On the US Election

  • Hardly Anybody Wants To Speak At Trump’s Convention: “POLITICO reached out to more than 50 prominent Republicans. Few said they plan to attend the convention in Cleveland, let alone speak.” Some of the on-the-record quotes are truly hilarious if you know how to read between the political lines.
  • “This also sound shady! But no. It turns out that on Hillary Clinton’s official State Department schedule, she sometimes had private meetings and didn’t list the participants. “No known federal laws were violated,” the article says.” [Kevin Drum]
  • “you shouldn’t protest vote if you’re not willing to live with the implications of your protest, the implications, having been outlined to you by, you know, experts.” [John Scalzi]
  • Mitch McConnell on Donald Trump: “I think just kind of going from rally to rally and winging it may have worked in the primary but it’s not going work in the general.” [TPM]
  • Former Bush Administration Treasury Secretary Hank Paulson has announced he will vote for Clinton instead of Trump. I post this not because I like Paulson, but because he’s yet more evidence that establishment Republicans are continuing their movement towards Clinton. And yes, I would post stories of important people moving the opposite direction if there were any, but there aren’t.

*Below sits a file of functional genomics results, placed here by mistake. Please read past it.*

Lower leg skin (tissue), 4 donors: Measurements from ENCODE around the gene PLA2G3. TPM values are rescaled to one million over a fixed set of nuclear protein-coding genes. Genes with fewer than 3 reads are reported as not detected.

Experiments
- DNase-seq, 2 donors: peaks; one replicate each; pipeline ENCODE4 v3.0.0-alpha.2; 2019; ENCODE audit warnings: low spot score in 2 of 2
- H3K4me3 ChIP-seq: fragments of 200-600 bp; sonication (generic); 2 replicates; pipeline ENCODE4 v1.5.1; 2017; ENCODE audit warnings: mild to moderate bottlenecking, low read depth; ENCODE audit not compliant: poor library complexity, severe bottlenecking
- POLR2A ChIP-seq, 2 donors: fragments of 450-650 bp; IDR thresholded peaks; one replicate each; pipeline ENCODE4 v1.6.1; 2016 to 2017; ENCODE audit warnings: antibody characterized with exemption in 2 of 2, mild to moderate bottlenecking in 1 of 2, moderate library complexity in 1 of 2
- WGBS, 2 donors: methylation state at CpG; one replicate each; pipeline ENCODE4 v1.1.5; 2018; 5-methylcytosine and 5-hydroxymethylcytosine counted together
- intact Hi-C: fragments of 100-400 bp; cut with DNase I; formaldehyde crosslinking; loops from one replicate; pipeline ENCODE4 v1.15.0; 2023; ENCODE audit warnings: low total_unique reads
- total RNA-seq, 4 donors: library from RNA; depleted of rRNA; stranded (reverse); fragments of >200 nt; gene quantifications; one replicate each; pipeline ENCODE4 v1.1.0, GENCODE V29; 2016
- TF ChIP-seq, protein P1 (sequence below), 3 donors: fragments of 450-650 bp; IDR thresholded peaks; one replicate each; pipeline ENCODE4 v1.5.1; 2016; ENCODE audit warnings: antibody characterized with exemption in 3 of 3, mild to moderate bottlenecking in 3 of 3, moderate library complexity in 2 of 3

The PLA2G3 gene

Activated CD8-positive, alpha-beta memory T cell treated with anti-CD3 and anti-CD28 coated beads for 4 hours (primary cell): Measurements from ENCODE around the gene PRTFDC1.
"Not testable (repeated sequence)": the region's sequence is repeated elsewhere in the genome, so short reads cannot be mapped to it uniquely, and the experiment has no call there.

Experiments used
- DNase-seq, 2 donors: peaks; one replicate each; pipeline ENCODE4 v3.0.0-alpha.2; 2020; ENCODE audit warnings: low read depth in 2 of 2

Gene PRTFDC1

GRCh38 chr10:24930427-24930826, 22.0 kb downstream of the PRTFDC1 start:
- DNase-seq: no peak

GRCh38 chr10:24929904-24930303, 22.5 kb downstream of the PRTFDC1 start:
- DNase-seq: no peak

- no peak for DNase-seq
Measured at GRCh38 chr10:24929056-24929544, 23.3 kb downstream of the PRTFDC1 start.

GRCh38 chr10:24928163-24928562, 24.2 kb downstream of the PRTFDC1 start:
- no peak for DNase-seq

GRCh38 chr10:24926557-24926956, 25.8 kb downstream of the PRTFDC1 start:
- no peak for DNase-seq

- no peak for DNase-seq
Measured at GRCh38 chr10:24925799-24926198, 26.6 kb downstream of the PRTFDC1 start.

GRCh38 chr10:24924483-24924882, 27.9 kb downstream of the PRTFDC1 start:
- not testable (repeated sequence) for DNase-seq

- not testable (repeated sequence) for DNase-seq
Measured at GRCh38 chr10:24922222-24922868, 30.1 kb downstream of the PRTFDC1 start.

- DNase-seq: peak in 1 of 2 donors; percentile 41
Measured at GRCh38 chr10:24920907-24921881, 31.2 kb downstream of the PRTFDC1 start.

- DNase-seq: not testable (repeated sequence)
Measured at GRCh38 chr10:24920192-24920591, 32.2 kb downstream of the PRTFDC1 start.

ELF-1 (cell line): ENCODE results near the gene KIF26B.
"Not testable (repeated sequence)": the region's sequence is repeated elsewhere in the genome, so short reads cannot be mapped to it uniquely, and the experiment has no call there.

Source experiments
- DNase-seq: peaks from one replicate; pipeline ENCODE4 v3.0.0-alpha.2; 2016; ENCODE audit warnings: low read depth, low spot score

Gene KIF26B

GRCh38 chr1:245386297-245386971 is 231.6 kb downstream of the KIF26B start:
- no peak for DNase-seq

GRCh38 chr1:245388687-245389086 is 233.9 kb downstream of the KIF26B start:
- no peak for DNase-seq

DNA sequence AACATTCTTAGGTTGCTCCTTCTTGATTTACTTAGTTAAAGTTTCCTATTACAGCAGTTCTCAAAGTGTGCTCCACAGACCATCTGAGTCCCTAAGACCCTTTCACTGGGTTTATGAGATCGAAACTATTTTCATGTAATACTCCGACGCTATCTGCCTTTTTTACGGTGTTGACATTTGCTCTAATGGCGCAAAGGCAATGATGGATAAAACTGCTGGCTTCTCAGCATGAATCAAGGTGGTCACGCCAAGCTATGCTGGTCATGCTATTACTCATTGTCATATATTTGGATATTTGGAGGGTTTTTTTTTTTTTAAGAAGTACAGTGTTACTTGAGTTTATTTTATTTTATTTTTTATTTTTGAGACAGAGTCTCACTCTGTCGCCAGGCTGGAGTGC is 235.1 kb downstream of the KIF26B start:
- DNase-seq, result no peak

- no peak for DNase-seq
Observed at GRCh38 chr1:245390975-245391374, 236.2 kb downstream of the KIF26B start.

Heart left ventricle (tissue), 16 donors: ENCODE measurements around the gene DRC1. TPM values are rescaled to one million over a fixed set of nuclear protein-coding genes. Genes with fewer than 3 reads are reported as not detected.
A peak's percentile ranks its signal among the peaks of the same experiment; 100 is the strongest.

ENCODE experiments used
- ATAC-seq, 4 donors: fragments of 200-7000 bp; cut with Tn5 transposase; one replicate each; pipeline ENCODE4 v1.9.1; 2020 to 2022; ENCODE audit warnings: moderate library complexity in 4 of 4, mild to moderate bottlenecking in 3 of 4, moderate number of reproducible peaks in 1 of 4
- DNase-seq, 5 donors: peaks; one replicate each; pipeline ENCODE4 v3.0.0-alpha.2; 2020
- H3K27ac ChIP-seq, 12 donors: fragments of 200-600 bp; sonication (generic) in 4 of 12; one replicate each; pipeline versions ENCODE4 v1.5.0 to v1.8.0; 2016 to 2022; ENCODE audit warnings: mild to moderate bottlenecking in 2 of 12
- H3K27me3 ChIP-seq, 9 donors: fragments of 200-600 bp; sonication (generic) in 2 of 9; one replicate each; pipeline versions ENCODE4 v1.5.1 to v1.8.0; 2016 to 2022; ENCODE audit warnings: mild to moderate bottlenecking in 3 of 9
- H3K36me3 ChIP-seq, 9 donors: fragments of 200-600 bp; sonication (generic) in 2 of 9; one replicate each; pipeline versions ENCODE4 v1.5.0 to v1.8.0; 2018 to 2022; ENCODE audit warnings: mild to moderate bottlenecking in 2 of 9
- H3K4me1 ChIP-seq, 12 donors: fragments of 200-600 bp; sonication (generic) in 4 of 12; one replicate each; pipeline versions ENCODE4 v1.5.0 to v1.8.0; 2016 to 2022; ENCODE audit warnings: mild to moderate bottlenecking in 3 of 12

• “People are people. To some extent, we’re all prisoners of the environments we were raised in and the trials we’ve been through over the course of our lives. That might call for empathy and understanding as much as it calls for censure. But one thing it doesn’t excuse is politicians and media personalities who very much know better but cynically appeal to racial sentiment anyway, either for ratings or for votes. Calling out these folks for appealing to racism—or even just tolerating it—is almost certainly useful.” [Kevin Drum]
  • “The current trends give Hillary Clinton a 7.3-point lead over the tiny fingered, cheeto-faced, ferret wearing shitgibboon (thanks Scotland, for that one!)” [Kos]
  • This is one of the reasons that Trump is having such difficulty in the general election: “Almost eight years after electing a black president, vast majorities of blacks and Hispanics think President Barack Obama at least tried to make race relations in the United States better, according to a poll released Monday. But only about half of whites think Obama made race relations better or at least tried to make race relations better but failed. Almost a third of whites said the president “made race relations worse.” [TPM]
  • Newt Gingrich on Donald Trump: “”I think he stands for an evolving process of trying to come to grips with really big problems.”
  • “Most of the Trump Baja condo buyers accused Trump and two of his adult children, Ivanka and Donald Trump Jr., of duping them into believing that Trump was one of the developers, giving them confidence that it was safe to buy unbuilt property in Mexico.” [LA Times]

On other randomness

  • As we near the 100th anniversary of the creation of the National Park system, a reminder: “every dollar invested in the National Parks generates $10 for local economies.” And yet… “There’s a record $12 billion in deferred maintenance across the parks system, leaving leaky toilets, crumbling roads and unsafe bridges at various sites, Interior Secretary Sally Jewell told reporters on a June 16 conference call.” [Bloomberg]
  • Six Million years of human history in Ten Minutes. [Kottke]